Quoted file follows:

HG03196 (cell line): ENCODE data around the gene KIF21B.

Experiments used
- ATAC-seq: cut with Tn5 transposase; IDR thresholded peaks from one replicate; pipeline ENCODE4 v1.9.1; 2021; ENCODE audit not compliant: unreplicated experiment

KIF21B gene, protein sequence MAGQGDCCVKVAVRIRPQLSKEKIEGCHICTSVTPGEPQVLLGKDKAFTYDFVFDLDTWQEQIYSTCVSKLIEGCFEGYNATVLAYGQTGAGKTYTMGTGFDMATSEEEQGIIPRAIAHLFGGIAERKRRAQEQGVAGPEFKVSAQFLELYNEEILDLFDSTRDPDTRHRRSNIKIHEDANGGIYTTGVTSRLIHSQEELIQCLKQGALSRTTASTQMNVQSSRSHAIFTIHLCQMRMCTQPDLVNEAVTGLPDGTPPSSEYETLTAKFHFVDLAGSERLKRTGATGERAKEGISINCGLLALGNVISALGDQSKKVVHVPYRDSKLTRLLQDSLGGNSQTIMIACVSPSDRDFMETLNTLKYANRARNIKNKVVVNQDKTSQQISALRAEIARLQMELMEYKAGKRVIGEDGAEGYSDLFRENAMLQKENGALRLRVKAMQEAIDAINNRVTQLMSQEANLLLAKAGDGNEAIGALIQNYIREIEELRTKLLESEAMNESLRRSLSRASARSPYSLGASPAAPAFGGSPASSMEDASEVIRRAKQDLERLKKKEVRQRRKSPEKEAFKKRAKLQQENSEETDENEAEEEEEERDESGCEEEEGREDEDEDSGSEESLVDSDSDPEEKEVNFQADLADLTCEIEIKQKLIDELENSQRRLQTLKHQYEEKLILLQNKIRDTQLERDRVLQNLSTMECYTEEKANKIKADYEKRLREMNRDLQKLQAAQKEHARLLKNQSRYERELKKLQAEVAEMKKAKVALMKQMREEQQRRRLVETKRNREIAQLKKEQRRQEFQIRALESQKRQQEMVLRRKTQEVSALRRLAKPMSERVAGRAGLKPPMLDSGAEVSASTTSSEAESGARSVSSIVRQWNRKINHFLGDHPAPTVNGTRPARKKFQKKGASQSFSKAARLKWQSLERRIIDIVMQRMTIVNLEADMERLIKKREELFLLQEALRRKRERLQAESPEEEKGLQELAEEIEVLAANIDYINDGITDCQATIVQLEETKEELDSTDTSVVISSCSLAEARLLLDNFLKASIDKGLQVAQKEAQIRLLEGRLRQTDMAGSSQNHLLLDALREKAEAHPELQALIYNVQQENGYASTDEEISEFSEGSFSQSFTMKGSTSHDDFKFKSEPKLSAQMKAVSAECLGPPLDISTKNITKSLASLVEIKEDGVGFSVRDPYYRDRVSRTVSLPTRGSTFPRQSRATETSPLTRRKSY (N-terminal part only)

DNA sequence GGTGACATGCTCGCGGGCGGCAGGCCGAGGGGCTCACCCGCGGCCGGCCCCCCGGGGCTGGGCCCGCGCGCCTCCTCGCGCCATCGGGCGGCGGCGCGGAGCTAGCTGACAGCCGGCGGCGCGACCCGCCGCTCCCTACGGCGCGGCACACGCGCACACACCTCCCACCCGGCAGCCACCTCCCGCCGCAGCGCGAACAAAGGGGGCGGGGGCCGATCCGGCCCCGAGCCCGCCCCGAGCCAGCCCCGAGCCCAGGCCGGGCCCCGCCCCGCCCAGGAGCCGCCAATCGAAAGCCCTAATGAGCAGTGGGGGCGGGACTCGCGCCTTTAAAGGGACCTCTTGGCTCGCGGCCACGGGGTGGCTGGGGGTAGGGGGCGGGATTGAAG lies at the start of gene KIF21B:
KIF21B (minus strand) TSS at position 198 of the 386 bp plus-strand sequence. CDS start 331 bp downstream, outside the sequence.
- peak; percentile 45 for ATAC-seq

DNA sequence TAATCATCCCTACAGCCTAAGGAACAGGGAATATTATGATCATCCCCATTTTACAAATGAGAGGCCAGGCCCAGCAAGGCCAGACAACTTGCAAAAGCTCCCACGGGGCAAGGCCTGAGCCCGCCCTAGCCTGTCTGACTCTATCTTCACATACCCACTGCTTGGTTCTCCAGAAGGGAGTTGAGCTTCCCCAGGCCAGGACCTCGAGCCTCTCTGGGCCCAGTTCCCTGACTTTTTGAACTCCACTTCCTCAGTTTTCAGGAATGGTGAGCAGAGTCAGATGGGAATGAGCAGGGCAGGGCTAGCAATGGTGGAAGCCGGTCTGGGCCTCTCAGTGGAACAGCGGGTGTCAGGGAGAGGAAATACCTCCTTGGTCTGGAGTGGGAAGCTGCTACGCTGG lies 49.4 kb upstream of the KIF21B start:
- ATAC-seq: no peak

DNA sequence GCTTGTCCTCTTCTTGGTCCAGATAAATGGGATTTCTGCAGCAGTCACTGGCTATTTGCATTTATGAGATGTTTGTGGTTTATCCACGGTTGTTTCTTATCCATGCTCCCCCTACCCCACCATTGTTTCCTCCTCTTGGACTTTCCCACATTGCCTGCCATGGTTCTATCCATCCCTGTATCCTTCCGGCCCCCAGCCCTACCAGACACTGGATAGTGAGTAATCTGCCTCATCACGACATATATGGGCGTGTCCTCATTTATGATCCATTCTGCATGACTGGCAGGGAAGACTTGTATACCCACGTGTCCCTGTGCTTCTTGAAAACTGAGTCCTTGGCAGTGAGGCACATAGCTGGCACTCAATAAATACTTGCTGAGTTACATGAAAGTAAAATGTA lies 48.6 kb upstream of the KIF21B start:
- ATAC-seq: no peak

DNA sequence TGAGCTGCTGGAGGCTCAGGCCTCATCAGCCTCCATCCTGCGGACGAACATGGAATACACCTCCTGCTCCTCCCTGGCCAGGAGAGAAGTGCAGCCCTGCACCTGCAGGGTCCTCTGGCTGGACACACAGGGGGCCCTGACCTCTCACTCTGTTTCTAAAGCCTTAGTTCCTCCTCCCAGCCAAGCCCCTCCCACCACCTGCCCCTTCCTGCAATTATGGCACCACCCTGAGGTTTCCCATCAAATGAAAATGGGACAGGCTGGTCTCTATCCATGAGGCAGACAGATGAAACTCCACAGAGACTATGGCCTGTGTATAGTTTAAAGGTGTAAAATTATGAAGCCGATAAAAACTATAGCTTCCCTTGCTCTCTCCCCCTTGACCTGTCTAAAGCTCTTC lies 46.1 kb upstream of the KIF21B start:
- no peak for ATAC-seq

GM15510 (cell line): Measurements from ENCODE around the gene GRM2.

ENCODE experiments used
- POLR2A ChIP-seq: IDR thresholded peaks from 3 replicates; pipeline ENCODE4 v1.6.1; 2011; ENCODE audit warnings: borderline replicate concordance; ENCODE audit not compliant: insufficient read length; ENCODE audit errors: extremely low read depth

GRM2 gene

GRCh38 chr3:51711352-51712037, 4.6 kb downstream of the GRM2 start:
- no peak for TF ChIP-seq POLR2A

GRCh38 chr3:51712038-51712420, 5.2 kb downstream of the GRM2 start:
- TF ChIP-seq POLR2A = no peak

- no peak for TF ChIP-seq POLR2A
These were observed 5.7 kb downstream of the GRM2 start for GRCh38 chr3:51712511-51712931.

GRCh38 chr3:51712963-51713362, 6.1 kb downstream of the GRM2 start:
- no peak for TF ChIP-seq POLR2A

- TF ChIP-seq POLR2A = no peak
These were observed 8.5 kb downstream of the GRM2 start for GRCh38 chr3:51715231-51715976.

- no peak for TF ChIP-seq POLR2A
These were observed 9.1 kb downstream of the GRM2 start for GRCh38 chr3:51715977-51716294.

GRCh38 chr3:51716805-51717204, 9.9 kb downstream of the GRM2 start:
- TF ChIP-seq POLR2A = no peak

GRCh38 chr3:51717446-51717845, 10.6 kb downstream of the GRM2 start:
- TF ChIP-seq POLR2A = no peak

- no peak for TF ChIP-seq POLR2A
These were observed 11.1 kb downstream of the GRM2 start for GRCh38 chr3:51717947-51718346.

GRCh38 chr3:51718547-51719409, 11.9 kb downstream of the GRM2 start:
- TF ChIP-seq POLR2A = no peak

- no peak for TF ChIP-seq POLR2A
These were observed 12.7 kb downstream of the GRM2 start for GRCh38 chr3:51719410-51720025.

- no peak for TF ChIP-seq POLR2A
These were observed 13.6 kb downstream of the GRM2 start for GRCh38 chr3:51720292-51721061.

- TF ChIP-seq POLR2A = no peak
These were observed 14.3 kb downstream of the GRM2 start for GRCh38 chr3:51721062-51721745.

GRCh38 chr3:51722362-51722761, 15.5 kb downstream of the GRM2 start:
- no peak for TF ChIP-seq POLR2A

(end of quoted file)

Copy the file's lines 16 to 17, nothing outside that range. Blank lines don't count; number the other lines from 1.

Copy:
- POLR2A ChIP-seq: IDR thresholded peaks from 3 replicates; pipeline ENCODE4 v1.6.1; 2011; ENCODE audit warnings: borderline replicate concordance; ENCODE audit not compliant: insufficient read length; ENCODE audit errors: extremely low read depth

GRM2 gene